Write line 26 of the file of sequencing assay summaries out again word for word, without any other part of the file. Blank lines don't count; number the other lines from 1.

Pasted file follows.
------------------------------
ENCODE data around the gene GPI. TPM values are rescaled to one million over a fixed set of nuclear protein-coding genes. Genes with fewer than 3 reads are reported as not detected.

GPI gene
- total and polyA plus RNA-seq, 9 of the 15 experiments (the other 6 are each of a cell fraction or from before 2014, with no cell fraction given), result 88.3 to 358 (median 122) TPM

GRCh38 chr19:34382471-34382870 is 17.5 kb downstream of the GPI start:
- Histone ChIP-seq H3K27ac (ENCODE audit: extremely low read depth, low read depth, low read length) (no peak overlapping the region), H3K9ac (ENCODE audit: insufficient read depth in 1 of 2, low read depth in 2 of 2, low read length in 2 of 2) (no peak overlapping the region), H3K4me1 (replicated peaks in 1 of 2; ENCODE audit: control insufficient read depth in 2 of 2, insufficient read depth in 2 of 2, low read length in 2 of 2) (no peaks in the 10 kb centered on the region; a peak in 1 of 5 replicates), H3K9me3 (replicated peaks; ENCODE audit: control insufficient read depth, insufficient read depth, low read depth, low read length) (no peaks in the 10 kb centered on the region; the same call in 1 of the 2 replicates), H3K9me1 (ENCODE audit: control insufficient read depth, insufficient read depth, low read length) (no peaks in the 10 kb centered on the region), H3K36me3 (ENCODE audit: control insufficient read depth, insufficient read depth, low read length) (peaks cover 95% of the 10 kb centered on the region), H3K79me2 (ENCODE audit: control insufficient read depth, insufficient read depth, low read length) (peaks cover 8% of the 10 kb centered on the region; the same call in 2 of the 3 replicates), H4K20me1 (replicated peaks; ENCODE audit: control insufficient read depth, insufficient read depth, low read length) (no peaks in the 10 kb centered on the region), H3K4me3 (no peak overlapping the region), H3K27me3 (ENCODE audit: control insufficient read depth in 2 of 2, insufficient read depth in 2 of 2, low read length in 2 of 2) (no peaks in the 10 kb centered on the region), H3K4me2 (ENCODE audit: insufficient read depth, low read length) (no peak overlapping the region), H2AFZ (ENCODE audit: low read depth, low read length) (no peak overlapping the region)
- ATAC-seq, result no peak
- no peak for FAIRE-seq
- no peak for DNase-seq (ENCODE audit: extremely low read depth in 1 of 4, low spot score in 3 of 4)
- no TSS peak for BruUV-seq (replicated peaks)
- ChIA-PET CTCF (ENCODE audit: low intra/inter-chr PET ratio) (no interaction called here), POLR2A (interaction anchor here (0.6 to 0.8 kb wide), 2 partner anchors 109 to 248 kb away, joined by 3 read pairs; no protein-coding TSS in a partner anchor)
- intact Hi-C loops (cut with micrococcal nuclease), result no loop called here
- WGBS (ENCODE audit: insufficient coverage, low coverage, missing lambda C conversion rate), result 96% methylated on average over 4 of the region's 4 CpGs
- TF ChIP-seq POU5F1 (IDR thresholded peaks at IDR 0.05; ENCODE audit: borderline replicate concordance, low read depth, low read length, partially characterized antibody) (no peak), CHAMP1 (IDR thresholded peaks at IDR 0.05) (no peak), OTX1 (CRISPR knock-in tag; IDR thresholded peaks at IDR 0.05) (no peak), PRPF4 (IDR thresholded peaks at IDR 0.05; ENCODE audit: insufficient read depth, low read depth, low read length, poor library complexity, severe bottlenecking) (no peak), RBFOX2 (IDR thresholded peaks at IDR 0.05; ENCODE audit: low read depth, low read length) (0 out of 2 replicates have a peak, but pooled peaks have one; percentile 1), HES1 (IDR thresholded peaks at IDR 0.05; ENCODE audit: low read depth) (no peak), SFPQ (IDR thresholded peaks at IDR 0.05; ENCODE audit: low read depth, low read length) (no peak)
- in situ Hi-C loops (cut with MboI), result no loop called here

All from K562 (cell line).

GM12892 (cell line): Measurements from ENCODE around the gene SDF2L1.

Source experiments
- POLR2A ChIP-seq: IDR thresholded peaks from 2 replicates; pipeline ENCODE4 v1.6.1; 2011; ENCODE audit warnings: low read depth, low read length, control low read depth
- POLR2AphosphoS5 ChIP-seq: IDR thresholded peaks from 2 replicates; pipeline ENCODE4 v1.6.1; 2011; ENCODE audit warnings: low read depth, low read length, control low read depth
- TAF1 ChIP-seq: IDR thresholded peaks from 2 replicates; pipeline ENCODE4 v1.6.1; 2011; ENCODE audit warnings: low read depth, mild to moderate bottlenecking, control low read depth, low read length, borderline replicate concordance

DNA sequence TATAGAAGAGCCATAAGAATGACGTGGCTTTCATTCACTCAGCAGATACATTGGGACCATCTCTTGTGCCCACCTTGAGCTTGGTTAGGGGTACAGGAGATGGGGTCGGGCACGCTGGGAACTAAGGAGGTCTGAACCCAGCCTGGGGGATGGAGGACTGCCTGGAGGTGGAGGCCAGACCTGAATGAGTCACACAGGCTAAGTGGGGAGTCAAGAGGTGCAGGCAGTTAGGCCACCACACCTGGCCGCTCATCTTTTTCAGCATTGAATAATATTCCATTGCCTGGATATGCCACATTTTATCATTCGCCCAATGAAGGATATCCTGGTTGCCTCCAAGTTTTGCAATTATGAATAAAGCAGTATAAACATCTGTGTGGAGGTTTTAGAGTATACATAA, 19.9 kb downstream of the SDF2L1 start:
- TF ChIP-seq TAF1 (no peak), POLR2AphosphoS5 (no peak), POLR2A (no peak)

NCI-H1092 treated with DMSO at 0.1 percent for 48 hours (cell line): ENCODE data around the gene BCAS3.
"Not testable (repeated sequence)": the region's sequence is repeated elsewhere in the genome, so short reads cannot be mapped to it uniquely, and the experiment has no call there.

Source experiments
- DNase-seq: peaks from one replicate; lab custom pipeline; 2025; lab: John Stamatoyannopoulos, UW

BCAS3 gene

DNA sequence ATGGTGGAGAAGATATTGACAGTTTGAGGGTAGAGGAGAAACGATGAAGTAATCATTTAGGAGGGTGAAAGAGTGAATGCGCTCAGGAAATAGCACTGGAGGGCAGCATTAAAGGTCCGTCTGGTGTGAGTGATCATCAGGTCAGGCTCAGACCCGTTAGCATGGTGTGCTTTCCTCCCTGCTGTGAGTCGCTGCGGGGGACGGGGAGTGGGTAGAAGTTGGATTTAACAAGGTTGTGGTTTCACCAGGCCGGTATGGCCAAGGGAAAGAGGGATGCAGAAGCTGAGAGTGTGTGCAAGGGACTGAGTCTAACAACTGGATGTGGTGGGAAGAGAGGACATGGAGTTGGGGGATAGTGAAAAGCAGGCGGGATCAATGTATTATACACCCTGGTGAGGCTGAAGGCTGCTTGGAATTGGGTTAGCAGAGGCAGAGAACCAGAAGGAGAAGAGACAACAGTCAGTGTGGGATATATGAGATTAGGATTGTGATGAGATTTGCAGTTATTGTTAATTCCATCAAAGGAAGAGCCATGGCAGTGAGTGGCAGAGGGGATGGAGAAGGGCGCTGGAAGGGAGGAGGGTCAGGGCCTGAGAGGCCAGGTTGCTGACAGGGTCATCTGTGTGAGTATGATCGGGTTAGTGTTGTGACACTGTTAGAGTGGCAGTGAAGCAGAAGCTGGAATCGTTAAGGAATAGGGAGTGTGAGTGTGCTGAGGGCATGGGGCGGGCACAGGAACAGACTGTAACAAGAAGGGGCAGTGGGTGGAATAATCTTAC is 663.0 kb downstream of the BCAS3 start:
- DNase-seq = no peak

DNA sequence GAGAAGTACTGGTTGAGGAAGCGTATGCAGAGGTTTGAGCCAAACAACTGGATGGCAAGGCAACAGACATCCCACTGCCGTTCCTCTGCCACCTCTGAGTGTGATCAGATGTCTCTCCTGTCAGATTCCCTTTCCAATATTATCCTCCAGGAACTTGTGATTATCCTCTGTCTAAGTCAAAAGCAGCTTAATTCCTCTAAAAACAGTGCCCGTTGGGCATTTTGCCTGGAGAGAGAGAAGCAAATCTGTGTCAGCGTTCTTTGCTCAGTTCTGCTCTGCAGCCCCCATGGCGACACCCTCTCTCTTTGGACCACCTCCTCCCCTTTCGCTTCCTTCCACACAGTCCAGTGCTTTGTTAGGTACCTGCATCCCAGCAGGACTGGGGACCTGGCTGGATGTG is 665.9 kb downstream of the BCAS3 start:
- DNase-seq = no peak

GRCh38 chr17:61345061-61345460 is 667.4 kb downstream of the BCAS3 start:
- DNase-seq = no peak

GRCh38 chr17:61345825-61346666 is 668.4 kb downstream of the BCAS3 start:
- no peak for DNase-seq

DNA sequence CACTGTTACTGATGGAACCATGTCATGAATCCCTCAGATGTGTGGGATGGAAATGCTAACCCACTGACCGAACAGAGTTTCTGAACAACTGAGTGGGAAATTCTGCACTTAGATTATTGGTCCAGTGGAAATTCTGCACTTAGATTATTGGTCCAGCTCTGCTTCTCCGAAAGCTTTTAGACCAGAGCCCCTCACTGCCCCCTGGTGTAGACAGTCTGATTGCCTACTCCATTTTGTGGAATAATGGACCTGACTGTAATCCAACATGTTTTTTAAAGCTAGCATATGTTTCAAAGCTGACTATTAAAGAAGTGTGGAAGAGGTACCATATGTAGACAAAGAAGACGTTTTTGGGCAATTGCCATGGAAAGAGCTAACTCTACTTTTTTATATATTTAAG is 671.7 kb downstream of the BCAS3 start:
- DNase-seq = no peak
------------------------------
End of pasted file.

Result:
- DNase-seq: peaks from one replicate; lab custom pipeline; 2025; lab: John Stamatoyannopoulos, UW